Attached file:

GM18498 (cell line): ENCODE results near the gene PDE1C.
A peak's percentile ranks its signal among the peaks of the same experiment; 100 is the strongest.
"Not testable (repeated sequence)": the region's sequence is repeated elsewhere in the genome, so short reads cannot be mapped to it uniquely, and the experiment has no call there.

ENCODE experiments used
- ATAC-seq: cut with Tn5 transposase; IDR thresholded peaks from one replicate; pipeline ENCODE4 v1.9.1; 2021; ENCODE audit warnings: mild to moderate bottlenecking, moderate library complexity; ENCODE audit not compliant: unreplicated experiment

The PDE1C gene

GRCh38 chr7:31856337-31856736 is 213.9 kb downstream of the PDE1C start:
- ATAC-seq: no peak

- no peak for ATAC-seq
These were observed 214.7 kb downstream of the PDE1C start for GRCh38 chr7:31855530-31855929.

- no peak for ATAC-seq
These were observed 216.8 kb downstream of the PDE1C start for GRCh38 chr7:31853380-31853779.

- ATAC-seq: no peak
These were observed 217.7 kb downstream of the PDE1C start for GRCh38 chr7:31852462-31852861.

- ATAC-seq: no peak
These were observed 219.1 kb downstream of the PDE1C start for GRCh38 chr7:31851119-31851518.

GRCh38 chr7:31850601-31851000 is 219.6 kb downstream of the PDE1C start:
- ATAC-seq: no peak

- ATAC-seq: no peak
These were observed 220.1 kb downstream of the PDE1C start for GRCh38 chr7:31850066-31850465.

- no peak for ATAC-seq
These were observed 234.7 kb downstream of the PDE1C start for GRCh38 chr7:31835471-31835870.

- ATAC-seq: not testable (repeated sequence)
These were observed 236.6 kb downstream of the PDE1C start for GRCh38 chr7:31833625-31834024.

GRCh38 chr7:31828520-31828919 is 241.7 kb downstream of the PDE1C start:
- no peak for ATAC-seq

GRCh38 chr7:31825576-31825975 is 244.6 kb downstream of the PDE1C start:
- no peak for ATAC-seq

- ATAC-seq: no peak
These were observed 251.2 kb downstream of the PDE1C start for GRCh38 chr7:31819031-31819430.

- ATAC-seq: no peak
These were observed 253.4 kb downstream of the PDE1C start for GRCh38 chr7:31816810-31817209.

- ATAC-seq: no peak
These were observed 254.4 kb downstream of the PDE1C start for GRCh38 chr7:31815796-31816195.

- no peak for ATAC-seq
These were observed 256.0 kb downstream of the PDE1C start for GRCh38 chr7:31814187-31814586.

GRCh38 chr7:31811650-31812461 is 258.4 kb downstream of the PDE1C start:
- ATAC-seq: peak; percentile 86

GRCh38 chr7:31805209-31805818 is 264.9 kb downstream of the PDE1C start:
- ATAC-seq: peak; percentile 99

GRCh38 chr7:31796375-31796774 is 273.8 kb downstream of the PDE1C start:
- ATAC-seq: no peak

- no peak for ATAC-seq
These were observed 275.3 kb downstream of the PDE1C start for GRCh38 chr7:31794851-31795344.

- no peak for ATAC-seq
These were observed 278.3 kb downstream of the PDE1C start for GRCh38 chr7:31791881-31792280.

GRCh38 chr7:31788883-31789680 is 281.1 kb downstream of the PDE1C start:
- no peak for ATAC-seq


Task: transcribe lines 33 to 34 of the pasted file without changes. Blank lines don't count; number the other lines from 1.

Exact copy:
- ATAC-seq: no peak
These were observed 254.4 kb downstream of the PDE1C start for GRCh38 chr7:31815796-31816195.